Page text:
User experience, or UX, is the overall experience of a person using a product such as a website or app. UX isn’t limited to the visual interface of your product. It’s a concept that encompasses the entire journey a person takes.
Take for example a simple search on Google. You’re presented with a logo and a search field. Now imagine that every time you searched on Google it took 15 seconds to get a result—you’d no longer be able to instantly get an answer to your question. Your experience with Google would be dramatically different.
How your visitors engage with your website should be an evolving priority for your business. UX is important because it solves a need for your audience. Getting them from point A to point B in the fewest steps possible with the least amount of struggle should always be the goal. Additionally, a meaningful user experience allows you to define the journey on your website that are most conducive to business success.
In a recent study from Forrester Research, a well-designed user interface could raise your website’s conversion rate by up to a 200%. A better UX design could yield conversion rates up to 400%. Put simply, the metrics speak for themselves.
Planning the UX journey
When customers come to your site, you have only seconds to influence them. Investing in UX optimization is necessary to quickly gain trust, brand recognition and ensure user retention. In the case of MF Fire, we wanted to ensure the customer journey on both mobile and desktop were streamlined to:
- Introduce the product line.
- Inform the customer of the benefits of their products.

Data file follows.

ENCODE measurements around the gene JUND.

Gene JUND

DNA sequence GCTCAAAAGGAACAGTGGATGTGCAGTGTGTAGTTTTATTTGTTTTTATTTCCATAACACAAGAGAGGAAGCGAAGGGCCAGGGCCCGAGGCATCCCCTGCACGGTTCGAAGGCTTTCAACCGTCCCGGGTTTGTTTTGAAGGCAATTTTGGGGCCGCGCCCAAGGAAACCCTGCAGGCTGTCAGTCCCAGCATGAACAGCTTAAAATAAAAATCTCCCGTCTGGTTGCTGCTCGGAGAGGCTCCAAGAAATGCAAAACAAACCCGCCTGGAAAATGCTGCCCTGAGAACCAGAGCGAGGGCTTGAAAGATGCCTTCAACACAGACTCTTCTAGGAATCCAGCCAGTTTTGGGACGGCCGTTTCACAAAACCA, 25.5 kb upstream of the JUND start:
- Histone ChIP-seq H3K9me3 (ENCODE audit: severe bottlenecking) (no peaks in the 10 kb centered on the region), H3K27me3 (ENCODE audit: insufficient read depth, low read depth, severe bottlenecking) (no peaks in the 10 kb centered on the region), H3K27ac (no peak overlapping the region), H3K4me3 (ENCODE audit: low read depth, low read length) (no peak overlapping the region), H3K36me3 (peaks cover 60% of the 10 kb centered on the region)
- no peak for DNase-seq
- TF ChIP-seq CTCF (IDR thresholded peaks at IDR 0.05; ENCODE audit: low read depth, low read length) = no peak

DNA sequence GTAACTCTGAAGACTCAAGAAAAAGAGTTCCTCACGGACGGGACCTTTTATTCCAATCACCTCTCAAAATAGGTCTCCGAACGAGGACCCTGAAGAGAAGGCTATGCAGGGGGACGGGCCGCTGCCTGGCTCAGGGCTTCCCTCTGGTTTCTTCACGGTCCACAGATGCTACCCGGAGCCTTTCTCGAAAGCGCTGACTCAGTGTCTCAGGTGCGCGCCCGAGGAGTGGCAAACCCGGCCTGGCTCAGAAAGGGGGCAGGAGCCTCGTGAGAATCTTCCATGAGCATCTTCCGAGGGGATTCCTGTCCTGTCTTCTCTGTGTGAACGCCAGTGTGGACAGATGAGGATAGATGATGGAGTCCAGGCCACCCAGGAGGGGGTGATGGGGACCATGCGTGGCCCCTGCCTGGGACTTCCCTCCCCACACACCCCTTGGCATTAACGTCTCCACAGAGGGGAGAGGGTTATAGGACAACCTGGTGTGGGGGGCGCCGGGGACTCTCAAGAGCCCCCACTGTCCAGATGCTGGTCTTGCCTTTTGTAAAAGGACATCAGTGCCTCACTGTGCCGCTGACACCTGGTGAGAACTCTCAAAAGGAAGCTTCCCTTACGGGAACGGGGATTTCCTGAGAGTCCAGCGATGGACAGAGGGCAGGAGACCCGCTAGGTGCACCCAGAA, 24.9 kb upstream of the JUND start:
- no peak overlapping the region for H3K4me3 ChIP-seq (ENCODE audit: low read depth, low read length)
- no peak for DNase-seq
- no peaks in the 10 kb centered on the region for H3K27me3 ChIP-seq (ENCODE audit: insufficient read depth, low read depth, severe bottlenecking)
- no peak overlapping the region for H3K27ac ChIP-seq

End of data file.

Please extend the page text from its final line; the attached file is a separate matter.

- Provide simple product customization tools.
Clearly understanding why customers come to a site and what they need works in favor of both the audience and the business. Customer journey mapping is a widely used and impactful technique that can help you improve products, marketing, UX, and merchandising decisions.
Where to start UX improvements
You don’t have to be a UX pro to at least start a plan for improvements. Before your designer opens up Photoshop, start with a simple list:
- Understand: Define the problem first. You need to understand clearly what are you trying to solve.
- Research: Instead of just searching Google ask your audience. There are many available tools to do a survey and collect ideas from users.
- Audience: Now that you have some data about your users, what they need, what they expect. The next step is segmenting that audience. The purpose is to create reliable and realistic representations for reference.
- Sitemap: Based on your audience, break out the sticky notes and assemble a map of what those segments may be looking for. How can they make it from point A to point B in the least amount of resistance?
- Create: Now that you have a stronger understanding of your goals and how your customers may engage with your website it’s time to start some wireframes and composing that fantastic UI.
Having a rough outline of the above is a big step forward before designing anything. If you need help with that journey we’re here to help!